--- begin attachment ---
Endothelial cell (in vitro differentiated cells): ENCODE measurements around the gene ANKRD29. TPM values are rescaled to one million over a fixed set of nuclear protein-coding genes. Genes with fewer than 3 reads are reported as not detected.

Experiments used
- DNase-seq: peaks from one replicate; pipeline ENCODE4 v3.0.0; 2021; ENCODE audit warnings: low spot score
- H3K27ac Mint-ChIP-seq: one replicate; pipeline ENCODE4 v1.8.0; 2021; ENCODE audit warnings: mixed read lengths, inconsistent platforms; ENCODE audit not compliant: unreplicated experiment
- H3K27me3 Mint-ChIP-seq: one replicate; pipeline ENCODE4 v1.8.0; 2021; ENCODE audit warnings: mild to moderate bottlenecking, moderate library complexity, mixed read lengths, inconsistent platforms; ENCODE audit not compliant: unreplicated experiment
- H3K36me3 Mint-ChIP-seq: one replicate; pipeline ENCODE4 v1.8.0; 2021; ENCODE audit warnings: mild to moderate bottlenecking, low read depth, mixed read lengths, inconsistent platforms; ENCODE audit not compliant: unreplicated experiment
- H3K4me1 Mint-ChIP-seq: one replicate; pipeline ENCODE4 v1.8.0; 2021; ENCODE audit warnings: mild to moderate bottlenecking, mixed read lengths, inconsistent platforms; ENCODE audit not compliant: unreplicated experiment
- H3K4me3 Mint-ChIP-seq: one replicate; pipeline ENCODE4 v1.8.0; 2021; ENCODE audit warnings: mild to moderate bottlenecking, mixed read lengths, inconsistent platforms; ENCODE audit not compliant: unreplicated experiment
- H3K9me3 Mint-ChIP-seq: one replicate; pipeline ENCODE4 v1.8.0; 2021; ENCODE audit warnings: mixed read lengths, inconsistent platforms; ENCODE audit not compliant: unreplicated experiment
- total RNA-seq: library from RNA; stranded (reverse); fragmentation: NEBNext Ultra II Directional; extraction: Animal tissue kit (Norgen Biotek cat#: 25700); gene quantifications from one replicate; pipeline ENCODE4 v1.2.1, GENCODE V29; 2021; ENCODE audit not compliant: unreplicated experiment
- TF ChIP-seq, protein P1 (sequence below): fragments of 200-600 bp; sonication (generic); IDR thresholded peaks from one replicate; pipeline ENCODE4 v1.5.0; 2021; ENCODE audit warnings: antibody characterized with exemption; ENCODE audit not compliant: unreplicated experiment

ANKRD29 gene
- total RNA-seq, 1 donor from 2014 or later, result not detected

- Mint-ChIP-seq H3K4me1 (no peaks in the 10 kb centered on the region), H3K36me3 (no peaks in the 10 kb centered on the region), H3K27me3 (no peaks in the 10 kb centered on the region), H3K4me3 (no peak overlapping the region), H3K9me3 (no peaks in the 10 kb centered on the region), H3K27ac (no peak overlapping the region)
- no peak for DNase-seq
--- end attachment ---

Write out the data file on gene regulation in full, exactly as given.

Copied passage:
Endothelial cell (in vitro differentiated cells): ENCODE measurements around the gene ANKRD29. TPM values are rescaled to one million over a fixed set of nuclear protein-coding genes. Genes with fewer than 3 reads are reported as not detected.

Experiments used
- DNase-seq: peaks from one replicate; pipeline ENCODE4 v3.0.0; 2021; ENCODE audit warnings: low spot score
- H3K27ac Mint-ChIP-seq: one replicate; pipeline ENCODE4 v1.8.0; 2021; ENCODE audit warnings: mixed read lengths, inconsistent platforms; ENCODE audit not compliant: unreplicated experiment
- H3K27me3 Mint-ChIP-seq: one replicate; pipeline ENCODE4 v1.8.0; 2021; ENCODE audit warnings: mild to moderate bottlenecking, moderate library complexity, mixed read lengths, inconsistent platforms; ENCODE audit not compliant: unreplicated experiment
- H3K36me3 Mint-ChIP-seq: one replicate; pipeline ENCODE4 v1.8.0; 2021; ENCODE audit warnings: mild to moderate bottlenecking, low read depth, mixed read lengths, inconsistent platforms; ENCODE audit not compliant: unreplicated experiment
- H3K4me1 Mint-ChIP-seq: one replicate; pipeline ENCODE4 v1.8.0; 2021; ENCODE audit warnings: mild to moderate bottlenecking, mixed read lengths, inconsistent platforms; ENCODE audit not compliant: unreplicated experiment
- H3K4me3 Mint-ChIP-seq: one replicate; pipeline ENCODE4 v1.8.0; 2021; ENCODE audit warnings: mild to moderate bottlenecking, mixed read lengths, inconsistent platforms; ENCODE audit not compliant: unreplicated experiment
- H3K9me3 Mint-ChIP-seq: one replicate; pipeline ENCODE4 v1.8.0; 2021; ENCODE audit warnings: mixed read lengths, inconsistent platforms; ENCODE audit not compliant: unreplicated experiment
- total RNA-seq: library from RNA; stranded (reverse); fragmentation: NEBNext Ultra II Directional; extraction: Animal tissue kit (Norgen Biotek cat#: 25700); gene quantifications from one replicate; pipeline ENCODE4 v1.2.1, GENCODE V29; 2021; ENCODE audit not compliant: unreplicated experiment
- TF ChIP-seq, protein P1 (sequence below): fragments of 200-600 bp; sonication (generic); IDR thresholded peaks from one replicate; pipeline ENCODE4 v1.5.0; 2021; ENCODE audit warnings: antibody characterized with exemption; ENCODE audit not compliant: unreplicated experiment

ANKRD29 gene
- total RNA-seq, 1 donor from 2014 or later, result not detected

- Mint-ChIP-seq H3K4me1 (no peaks in the 10 kb centered on the region), H3K36me3 (no peaks in the 10 kb centered on the region), H3K27me3 (no peaks in the 10 kb centered on the region), H3K4me3 (no peak overlapping the region), H3K9me3 (no peaks in the 10 kb centered on the region), H3K27ac (no peak overlapping the region)
- no peak for DNase-seq